How Cal Lost in The Rose Bowl, Part III

Posted by: Avinash on Tuesday, June 3rd, 2008

Click to read Part I and Part II of the Rose Bowl series.

As the game progressed, DeWayne Walker seemed to take into account the adjustments Cal was making to his UCLA defense. Here you can see him revert from the Cover 4 and go back to the Cover 2.


In a Cover 2 set, the corners do not cede space and make it much harder for offenses to find. Again, the key is to attack down the middle, as evidenced on the Stevens TD, or go to the areas the safeties are ceding you space. But you could see that receivers were missing routes or Longshore’s arm strength were decreasing. In either case, that option was not as strong as it was in the beginning.

Notice here that the spacing between corners is much smaller than it was in the original. So while the deep ball is there, the defensive backs now have a chance to spy the quarterback and make a play on the ball. This makes the quarterback’s job to thread the needle all the more important.


Now Nate does have one particular issue that defenses can keep an eye on.
He locks in on his receivers.
You can see on the two pictures above, his field of vision does not change; it looks like he’s watching Hawkins the whole way.
And this is a problem when UCLA corner Alterraun Verner is staring right back at Nate rather than following the receiver route.
Instead of following Hawkins, he’s watching the direction in which Longshore is throwing, allowing him to get the inside track to the ball and disrupt the pattern Hawkins is running in, a standard scheme to attacking the Cover 4. But this is no Cover 4.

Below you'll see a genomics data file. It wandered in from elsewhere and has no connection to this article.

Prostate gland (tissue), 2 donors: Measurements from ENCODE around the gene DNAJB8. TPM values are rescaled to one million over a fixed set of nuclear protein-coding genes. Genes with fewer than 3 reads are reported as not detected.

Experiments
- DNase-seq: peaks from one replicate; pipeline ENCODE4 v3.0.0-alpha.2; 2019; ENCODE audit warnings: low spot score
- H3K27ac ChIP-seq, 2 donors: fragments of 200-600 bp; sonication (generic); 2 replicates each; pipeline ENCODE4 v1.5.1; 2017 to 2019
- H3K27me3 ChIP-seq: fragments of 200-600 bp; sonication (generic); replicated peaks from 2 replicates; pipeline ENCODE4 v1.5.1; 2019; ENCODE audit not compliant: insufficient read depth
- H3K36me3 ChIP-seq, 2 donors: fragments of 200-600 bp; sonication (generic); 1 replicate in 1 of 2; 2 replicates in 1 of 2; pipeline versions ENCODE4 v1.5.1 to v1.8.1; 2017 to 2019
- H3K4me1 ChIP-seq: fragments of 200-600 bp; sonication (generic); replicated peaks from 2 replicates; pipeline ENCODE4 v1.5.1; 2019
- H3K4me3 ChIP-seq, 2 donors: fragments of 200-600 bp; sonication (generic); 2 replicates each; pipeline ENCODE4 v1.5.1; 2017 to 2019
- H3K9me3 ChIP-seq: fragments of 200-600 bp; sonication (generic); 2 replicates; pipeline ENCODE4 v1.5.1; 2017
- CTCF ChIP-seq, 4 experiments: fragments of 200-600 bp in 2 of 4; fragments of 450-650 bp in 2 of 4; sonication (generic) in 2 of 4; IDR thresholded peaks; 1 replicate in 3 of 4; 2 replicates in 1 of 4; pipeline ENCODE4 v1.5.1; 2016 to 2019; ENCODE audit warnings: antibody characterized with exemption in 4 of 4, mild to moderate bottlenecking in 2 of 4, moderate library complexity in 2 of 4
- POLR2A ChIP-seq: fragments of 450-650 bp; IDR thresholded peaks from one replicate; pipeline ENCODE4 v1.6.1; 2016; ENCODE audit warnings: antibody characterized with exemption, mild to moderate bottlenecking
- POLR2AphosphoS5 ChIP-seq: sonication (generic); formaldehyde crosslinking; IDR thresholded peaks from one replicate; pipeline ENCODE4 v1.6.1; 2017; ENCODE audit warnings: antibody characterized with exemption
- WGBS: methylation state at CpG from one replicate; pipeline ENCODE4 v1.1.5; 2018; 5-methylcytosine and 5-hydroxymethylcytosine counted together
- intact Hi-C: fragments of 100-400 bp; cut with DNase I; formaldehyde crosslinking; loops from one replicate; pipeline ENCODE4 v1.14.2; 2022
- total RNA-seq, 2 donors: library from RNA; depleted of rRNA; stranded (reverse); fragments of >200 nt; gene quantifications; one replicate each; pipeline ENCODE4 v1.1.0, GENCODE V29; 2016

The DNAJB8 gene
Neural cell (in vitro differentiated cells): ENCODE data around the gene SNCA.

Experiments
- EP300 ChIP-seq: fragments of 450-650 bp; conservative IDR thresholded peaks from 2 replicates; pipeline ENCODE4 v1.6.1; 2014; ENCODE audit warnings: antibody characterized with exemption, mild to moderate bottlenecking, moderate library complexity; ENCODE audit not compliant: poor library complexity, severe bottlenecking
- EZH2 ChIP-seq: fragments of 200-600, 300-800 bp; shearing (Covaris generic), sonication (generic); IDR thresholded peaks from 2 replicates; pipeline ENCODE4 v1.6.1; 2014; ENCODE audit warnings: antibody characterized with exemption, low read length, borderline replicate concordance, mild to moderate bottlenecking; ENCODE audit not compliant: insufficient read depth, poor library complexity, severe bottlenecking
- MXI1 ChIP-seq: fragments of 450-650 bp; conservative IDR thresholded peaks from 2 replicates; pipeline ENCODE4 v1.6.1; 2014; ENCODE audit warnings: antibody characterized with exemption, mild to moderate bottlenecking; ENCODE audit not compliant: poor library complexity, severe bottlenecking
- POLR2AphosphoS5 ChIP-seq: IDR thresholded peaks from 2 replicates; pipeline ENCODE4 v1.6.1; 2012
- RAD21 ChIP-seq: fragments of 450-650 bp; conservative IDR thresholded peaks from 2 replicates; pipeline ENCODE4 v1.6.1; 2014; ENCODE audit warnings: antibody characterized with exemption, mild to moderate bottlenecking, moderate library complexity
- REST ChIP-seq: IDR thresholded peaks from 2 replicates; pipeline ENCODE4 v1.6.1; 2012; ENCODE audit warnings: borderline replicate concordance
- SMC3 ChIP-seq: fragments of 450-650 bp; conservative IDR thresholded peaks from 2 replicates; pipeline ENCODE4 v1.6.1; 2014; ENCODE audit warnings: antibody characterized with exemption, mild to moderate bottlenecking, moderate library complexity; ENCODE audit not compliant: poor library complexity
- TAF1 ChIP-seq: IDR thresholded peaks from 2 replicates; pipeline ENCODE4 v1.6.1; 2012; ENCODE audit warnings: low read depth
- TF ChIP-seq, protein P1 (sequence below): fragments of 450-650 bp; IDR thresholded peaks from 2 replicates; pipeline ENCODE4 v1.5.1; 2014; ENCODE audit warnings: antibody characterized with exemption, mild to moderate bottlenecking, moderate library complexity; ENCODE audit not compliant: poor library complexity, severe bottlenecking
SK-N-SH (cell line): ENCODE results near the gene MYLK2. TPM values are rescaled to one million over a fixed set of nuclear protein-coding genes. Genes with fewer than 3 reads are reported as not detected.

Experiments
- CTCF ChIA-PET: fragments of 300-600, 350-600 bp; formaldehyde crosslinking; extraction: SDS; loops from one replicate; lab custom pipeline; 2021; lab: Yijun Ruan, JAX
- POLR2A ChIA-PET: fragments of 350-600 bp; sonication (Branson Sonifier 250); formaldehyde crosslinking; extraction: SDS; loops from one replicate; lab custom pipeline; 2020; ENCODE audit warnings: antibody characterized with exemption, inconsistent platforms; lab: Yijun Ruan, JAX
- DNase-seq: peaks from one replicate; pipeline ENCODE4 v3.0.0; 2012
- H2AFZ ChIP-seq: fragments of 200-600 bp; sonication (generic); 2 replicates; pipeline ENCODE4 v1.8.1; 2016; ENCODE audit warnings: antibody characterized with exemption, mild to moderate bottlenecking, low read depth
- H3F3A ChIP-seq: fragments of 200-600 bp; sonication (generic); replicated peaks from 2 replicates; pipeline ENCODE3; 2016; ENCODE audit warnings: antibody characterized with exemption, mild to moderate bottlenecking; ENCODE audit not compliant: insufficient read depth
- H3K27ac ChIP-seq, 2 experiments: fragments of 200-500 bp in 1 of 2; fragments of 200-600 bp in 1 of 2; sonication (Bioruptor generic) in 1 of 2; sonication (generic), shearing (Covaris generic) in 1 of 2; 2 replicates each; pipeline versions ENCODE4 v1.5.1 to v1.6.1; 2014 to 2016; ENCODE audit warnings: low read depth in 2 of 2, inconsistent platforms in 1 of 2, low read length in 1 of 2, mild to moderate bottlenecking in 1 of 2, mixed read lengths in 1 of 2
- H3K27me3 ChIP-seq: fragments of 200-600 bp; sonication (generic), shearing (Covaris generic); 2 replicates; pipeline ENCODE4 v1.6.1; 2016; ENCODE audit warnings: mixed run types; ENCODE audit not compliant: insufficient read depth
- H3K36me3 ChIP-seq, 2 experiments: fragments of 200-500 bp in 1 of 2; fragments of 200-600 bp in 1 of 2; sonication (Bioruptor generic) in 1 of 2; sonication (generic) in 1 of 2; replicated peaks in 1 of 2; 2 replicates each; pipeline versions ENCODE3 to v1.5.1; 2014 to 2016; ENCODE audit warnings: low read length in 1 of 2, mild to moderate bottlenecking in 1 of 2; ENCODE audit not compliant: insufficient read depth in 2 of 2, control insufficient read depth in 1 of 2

Huge interception by Verner, all made possible by playing close up on the receivers.

Now this switch to the Cover 2 on a 3rd and long might be one of two things–Cal’s ability to exploit the standard Cover 4 package to pick up first downs, or to mix and match on Longshore to make it difficult for him to always throw short. Walker probably did this not only to test Nate’s arm strength, but to make his corners exploit Nate’s biggest issue at the end of games. He’s been dinking and dunking all day. He hasn’t thrown deep yet. Why play him deep?

It could also explain why Tedford ran the ball late in the game–he knew that UCLA was not going to be as easy to pass on anymore. In any case, all of these issues led to the fatal denouement at the end, which I’ll diagram later this week.

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